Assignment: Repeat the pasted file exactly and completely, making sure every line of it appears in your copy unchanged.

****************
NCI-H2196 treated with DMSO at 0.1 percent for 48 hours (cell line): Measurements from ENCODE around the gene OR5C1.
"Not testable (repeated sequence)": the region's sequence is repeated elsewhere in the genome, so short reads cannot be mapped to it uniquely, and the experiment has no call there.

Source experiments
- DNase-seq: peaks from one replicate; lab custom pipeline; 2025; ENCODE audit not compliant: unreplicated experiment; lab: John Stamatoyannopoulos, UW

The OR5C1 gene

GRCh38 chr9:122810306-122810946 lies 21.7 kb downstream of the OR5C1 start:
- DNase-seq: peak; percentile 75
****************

NCI-H2196 treated with DMSO at 0.1 percent for 48 hours (cell line): Measurements from ENCODE around the gene OR5C1.
"Not testable (repeated sequence)": the region's sequence is repeated elsewhere in the genome, so short reads cannot be mapped to it uniquely, and the experiment has no call there.

Source experiments
- DNase-seq: peaks from one replicate; lab custom pipeline; 2025; ENCODE audit not compliant: unreplicated experiment; lab: John Stamatoyannopoulos, UW

The OR5C1 gene

GRCh38 chr9:122810306-122810946 lies 21.7 kb downstream of the OR5C1 start:
- DNase-seq: peak; percentile 75